the Company; and (3) engaged in fraud and other willful misconduct on a massive scale,
including intentionally writing checks for over $200,000 on behalf of the Company, when the
Company's bank account was overdrawn by almost $30,000. Additionally, the Sponsor Member
failed to give the Preferred Members the complete set of financial records, in violation of this
court's May 14, 2013 order. Thus, on May 21, 2013, the Preferred Members filed a motion by
order to show cause for: (1) complete production of the Company's financial records; and (2)
removal of the Sponsor Member as the Company's managing member based on the wrongdoing
alleged in the AC. That motion was never decided because the parties settled the First Action
and filed a stipulation of discontinuance on June 13, 2013.
B. The Instant Action
On September 10, 2013, the Preferred Members commenced the instant action. The
complaint in this action is based on the same operative facts alleged in the AC. On September
12, 2013, the Preferred Members filed the instant motion, which seeks substantially the same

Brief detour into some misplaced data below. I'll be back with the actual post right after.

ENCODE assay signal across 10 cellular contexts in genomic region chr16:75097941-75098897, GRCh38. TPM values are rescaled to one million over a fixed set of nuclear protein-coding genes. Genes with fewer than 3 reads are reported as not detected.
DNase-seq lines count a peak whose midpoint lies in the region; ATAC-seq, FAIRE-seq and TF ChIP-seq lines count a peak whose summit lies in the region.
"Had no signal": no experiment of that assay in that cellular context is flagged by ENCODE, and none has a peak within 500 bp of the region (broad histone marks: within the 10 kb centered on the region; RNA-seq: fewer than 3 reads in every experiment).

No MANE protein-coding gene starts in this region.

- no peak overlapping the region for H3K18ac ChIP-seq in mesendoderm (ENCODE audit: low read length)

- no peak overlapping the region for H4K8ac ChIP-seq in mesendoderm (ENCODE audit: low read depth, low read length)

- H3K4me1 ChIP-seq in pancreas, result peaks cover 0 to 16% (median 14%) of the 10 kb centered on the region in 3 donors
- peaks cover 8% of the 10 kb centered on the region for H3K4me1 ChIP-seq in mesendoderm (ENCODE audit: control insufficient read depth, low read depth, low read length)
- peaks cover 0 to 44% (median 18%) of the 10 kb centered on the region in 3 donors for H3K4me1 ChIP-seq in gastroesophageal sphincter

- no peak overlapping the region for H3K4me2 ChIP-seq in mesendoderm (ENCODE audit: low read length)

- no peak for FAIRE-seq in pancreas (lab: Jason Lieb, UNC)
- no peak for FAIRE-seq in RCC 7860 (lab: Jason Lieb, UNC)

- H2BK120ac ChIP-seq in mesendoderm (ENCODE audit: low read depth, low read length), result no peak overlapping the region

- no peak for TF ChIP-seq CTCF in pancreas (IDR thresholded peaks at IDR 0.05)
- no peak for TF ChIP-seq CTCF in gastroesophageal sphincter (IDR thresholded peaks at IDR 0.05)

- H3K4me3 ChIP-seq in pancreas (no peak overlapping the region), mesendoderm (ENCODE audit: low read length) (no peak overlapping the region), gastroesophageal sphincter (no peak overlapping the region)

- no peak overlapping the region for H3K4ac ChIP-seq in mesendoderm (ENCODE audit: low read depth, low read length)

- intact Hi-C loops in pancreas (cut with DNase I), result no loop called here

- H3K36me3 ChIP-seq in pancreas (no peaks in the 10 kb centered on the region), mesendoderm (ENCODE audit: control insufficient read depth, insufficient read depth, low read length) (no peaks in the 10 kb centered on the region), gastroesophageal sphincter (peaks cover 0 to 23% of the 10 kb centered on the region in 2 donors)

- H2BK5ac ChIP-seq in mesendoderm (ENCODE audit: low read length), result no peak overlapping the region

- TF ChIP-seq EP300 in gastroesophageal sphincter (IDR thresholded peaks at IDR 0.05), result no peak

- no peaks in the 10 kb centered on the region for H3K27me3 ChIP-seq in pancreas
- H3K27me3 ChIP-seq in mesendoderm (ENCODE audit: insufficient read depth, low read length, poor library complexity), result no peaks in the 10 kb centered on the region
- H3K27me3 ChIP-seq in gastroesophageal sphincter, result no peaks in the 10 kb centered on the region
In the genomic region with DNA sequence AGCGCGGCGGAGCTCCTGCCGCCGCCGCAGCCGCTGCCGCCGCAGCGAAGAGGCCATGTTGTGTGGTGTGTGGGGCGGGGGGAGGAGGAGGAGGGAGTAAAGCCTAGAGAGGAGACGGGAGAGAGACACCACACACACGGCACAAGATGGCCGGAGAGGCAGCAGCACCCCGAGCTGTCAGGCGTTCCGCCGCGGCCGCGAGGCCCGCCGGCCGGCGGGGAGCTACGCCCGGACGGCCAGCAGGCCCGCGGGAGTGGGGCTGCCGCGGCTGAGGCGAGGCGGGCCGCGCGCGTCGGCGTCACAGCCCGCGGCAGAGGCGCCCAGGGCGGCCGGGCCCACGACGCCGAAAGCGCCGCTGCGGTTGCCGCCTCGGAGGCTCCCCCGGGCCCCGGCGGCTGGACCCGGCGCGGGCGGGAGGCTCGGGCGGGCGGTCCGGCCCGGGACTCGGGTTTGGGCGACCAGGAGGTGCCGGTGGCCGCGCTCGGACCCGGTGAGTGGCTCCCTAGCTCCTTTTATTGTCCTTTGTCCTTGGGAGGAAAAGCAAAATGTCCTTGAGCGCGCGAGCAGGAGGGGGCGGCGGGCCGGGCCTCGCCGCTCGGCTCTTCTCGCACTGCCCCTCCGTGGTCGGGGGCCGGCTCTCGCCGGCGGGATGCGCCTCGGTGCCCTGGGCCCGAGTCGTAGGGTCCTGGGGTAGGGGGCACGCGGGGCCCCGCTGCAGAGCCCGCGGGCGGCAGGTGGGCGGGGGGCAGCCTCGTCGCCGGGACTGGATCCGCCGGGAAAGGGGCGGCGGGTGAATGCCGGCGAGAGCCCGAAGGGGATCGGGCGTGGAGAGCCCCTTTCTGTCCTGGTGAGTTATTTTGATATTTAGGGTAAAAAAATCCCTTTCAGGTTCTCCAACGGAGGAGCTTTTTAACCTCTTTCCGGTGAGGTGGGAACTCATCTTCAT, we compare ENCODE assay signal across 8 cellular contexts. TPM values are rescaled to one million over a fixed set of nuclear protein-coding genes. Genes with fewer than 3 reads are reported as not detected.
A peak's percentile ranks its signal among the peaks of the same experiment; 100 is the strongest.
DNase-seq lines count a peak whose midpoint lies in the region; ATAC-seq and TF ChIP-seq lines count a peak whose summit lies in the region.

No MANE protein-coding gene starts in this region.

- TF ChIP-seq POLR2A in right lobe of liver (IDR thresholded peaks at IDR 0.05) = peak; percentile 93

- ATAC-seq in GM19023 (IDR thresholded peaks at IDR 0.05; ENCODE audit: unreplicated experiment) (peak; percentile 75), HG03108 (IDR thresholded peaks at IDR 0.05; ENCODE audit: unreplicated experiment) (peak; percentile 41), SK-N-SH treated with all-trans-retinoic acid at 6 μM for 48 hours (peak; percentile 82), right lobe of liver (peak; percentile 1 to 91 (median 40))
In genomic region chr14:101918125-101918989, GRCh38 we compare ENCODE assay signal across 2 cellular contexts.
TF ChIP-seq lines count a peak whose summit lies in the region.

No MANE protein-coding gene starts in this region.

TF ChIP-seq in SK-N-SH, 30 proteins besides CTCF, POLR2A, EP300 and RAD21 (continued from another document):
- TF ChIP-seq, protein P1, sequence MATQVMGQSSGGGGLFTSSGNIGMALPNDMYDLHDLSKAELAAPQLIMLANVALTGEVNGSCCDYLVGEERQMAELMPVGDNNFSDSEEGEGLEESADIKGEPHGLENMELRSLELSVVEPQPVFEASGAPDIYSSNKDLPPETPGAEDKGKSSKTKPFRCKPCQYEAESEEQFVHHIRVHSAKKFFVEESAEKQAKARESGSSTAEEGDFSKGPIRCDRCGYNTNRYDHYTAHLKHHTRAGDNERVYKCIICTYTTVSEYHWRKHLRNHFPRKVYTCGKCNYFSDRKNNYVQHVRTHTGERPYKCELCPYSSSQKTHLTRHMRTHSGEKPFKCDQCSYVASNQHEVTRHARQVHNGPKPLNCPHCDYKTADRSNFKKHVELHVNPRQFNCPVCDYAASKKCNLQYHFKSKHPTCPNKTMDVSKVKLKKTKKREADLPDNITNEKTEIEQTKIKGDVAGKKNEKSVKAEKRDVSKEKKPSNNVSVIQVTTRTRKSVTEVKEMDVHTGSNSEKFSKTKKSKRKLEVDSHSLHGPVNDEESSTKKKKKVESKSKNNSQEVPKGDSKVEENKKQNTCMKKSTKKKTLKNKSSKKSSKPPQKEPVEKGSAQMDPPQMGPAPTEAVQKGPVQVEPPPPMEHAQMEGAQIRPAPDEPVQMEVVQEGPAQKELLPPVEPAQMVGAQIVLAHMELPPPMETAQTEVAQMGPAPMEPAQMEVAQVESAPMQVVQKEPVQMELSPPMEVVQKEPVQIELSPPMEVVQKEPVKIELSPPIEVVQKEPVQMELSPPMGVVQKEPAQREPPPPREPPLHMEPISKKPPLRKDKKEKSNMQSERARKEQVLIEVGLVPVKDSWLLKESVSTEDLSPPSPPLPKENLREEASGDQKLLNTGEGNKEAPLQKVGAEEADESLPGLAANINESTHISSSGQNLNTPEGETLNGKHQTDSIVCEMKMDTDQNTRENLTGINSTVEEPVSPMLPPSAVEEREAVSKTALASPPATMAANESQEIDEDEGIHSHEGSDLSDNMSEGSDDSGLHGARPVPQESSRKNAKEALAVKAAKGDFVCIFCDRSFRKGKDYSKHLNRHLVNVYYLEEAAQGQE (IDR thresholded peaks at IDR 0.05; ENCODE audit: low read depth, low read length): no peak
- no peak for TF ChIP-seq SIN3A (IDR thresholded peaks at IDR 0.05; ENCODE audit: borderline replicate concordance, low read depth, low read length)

relief as their May 21, 2013 motion, which was resolved when the case settled. To date,
defendants still control the company.
The instant motion, originally scheduled for October 1, 2013, has been adjourned a
number of times. First, off the record, defendants asked for and were granted an extension of
time to file their opposition and an adjournment of the hearing due to a supposed pending loan
which would have resolved the parties' dispute. Then, after a telephone conference was held on
September 30, 2013, during which defendants made further representations about the allegedly
pending loan, the court issued an order, again extending defendants' time to file opposition and